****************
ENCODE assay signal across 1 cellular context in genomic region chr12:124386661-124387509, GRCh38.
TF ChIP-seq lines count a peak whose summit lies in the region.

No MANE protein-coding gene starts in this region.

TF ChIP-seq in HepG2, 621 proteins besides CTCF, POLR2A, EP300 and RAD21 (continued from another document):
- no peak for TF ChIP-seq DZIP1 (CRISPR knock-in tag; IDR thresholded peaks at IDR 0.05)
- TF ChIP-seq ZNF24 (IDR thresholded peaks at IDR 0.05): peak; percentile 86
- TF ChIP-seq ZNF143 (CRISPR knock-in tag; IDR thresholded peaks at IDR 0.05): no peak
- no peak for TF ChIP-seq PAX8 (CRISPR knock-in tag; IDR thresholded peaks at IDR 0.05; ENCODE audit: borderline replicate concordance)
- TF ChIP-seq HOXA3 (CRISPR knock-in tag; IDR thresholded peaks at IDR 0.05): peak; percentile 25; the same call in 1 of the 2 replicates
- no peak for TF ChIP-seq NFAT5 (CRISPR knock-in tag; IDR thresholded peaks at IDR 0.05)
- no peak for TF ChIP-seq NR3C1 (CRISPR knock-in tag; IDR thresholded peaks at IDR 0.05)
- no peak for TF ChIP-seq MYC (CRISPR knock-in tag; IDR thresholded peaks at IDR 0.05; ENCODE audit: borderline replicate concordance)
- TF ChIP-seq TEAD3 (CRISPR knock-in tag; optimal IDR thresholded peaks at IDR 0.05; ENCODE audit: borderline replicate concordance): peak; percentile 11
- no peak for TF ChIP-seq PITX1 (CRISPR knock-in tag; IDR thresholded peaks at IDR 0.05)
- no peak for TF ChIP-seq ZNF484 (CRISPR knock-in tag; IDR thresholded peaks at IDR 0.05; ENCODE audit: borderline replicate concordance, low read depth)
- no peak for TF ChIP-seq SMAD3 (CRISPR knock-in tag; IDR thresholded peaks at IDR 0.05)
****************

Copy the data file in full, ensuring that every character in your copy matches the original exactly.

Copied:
ENCODE assay signal across 1 cellular context in genomic region chr12:124386661-124387509, GRCh38.
TF ChIP-seq lines count a peak whose summit lies in the region.

No MANE protein-coding gene starts in this region.

TF ChIP-seq in HepG2, 621 proteins besides CTCF, POLR2A, EP300 and RAD21 (continued from another document):
- no peak for TF ChIP-seq DZIP1 (CRISPR knock-in tag; IDR thresholded peaks at IDR 0.05)
- TF ChIP-seq ZNF24 (IDR thresholded peaks at IDR 0.05): peak; percentile 86
- TF ChIP-seq ZNF143 (CRISPR knock-in tag; IDR thresholded peaks at IDR 0.05): no peak
- no peak for TF ChIP-seq PAX8 (CRISPR knock-in tag; IDR thresholded peaks at IDR 0.05; ENCODE audit: borderline replicate concordance)
- TF ChIP-seq HOXA3 (CRISPR knock-in tag; IDR thresholded peaks at IDR 0.05): peak; percentile 25; the same call in 1 of the 2 replicates
- no peak for TF ChIP-seq NFAT5 (CRISPR knock-in tag; IDR thresholded peaks at IDR 0.05)
- no peak for TF ChIP-seq NR3C1 (CRISPR knock-in tag; IDR thresholded peaks at IDR 0.05)
- no peak for TF ChIP-seq MYC (CRISPR knock-in tag; IDR thresholded peaks at IDR 0.05; ENCODE audit: borderline replicate concordance)
- TF ChIP-seq TEAD3 (CRISPR knock-in tag; optimal IDR thresholded peaks at IDR 0.05; ENCODE audit: borderline replicate concordance): peak; percentile 11
- no peak for TF ChIP-seq PITX1 (CRISPR knock-in tag; IDR thresholded peaks at IDR 0.05)
- no peak for TF ChIP-seq ZNF484 (CRISPR knock-in tag; IDR thresholded peaks at IDR 0.05; ENCODE audit: borderline replicate concordance, low read depth)
- no peak for TF ChIP-seq SMAD3 (CRISPR knock-in tag; IDR thresholded peaks at IDR 0.05)